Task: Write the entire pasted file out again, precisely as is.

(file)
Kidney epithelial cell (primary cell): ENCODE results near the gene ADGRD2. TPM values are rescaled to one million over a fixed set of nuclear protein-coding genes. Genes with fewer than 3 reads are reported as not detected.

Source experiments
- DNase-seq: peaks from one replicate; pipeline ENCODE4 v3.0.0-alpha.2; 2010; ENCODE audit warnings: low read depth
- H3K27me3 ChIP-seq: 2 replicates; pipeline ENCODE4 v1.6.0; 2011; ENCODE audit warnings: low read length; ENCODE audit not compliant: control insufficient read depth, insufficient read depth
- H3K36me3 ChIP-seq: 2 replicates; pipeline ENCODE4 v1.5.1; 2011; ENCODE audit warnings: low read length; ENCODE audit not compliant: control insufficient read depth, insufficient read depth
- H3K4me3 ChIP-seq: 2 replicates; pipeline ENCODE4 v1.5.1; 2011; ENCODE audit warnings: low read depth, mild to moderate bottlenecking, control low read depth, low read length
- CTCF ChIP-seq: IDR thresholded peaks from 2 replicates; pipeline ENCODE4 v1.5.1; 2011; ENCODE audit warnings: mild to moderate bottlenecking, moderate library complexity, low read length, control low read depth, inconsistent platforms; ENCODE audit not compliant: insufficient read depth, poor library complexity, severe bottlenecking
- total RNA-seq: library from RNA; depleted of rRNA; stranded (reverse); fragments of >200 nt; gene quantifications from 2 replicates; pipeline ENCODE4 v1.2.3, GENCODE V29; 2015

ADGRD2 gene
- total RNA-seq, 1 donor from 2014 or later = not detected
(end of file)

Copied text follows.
Kidney epithelial cell (primary cell): ENCODE results near the gene ADGRD2. TPM values are rescaled to one million over a fixed set of nuclear protein-coding genes. Genes with fewer than 3 reads are reported as not detected.

Source experiments
- DNase-seq: peaks from one replicate; pipeline ENCODE4 v3.0.0-alpha.2; 2010; ENCODE audit warnings: low read depth
- H3K27me3 ChIP-seq: 2 replicates; pipeline ENCODE4 v1.6.0; 2011; ENCODE audit warnings: low read length; ENCODE audit not compliant: control insufficient read depth, insufficient read depth
- H3K36me3 ChIP-seq: 2 replicates; pipeline ENCODE4 v1.5.1; 2011; ENCODE audit warnings: low read length; ENCODE audit not compliant: control insufficient read depth, insufficient read depth
- H3K4me3 ChIP-seq: 2 replicates; pipeline ENCODE4 v1.5.1; 2011; ENCODE audit warnings: low read depth, mild to moderate bottlenecking, control low read depth, low read length
- CTCF ChIP-seq: IDR thresholded peaks from 2 replicates; pipeline ENCODE4 v1.5.1; 2011; ENCODE audit warnings: mild to moderate bottlenecking, moderate library complexity, low read length, control low read depth, inconsistent platforms; ENCODE audit not compliant: insufficient read depth, poor library complexity, severe bottlenecking
- total RNA-seq: library from RNA; depleted of rRNA; stranded (reverse); fragments of >200 nt; gene quantifications from 2 replicates; pipeline ENCODE4 v1.2.3, GENCODE V29; 2015

ADGRD2 gene
- total RNA-seq, 1 donor from 2014 or later = not detected